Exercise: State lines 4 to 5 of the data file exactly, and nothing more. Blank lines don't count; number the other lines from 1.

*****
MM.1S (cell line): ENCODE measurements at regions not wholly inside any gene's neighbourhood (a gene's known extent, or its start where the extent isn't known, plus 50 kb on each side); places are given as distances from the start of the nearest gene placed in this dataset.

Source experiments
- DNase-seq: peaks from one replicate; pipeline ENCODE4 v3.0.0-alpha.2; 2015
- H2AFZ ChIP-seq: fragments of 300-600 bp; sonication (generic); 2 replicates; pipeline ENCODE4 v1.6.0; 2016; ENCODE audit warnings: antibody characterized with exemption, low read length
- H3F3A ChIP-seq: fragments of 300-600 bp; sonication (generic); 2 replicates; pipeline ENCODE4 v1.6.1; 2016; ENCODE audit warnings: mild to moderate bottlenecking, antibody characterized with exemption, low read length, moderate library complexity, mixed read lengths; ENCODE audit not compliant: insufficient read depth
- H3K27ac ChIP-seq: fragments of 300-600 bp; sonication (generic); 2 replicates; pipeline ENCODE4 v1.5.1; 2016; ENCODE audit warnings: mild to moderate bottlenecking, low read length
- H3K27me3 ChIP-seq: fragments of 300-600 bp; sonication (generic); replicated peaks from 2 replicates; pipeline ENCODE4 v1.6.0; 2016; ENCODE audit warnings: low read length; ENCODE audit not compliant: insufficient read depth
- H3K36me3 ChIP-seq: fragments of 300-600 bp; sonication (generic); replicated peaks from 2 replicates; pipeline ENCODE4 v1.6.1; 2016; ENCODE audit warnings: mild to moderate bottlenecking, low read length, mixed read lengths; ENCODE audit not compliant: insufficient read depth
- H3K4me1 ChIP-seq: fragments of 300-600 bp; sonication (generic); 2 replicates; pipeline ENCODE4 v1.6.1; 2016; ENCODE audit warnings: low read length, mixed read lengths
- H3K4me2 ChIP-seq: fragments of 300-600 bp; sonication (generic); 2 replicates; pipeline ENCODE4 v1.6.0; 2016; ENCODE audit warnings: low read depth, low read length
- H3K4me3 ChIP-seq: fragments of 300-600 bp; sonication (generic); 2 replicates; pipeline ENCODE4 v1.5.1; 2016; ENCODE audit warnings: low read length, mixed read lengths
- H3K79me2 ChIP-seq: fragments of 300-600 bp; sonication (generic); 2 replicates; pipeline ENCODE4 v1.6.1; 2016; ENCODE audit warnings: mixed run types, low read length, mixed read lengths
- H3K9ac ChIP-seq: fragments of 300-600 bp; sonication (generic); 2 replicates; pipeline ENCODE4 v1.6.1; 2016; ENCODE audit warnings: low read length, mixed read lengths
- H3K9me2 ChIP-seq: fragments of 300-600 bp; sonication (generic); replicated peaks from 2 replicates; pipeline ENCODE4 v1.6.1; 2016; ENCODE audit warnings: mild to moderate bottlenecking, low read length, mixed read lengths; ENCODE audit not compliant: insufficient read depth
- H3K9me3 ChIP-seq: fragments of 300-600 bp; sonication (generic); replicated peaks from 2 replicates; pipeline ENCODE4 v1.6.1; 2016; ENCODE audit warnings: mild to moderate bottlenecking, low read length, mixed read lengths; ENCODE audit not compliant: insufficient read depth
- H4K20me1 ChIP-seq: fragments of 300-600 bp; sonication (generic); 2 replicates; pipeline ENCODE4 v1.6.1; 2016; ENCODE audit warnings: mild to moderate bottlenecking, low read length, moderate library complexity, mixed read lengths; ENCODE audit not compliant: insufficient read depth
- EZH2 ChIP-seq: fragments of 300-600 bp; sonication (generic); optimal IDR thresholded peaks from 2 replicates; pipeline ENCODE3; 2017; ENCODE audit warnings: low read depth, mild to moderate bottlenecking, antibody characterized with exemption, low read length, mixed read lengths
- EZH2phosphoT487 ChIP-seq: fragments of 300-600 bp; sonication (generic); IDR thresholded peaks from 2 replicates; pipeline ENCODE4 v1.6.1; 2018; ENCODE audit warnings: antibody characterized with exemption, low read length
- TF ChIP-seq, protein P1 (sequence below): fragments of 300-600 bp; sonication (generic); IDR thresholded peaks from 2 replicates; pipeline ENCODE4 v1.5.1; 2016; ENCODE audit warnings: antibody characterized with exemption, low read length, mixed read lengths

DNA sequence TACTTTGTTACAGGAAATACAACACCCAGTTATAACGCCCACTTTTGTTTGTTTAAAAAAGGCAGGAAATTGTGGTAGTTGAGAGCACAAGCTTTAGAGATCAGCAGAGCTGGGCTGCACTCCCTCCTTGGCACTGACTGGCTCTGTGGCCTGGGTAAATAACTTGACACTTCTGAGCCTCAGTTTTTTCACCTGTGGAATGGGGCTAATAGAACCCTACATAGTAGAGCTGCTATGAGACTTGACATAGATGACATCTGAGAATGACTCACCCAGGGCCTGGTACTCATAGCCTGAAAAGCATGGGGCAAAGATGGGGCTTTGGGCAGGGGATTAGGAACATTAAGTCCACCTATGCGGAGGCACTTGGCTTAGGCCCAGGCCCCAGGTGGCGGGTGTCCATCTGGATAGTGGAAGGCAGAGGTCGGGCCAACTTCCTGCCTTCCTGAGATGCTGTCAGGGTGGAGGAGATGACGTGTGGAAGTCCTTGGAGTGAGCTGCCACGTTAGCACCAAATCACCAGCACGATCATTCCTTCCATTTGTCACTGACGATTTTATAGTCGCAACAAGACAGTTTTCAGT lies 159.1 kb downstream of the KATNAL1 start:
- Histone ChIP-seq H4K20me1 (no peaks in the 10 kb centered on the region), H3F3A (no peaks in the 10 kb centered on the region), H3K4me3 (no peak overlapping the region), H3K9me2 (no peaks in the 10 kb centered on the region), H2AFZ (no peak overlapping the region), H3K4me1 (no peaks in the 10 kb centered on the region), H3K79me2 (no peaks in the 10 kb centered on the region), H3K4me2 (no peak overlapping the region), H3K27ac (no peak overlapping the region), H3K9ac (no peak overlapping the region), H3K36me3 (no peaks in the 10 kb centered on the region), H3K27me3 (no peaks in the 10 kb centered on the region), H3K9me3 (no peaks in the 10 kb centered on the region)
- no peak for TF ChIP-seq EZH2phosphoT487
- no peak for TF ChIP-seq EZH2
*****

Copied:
- H2AFZ ChIP-seq: fragments of 300-600 bp; sonication (generic); 2 replicates; pipeline ENCODE4 v1.6.0; 2016; ENCODE audit warnings: antibody characterized with exemption, low read length
- H3F3A ChIP-seq: fragments of 300-600 bp; sonication (generic); 2 replicates; pipeline ENCODE4 v1.6.1; 2016; ENCODE audit warnings: mild to moderate bottlenecking, antibody characterized with exemption, low read length, moderate library complexity, mixed read lengths; ENCODE audit not compliant: insufficient read depth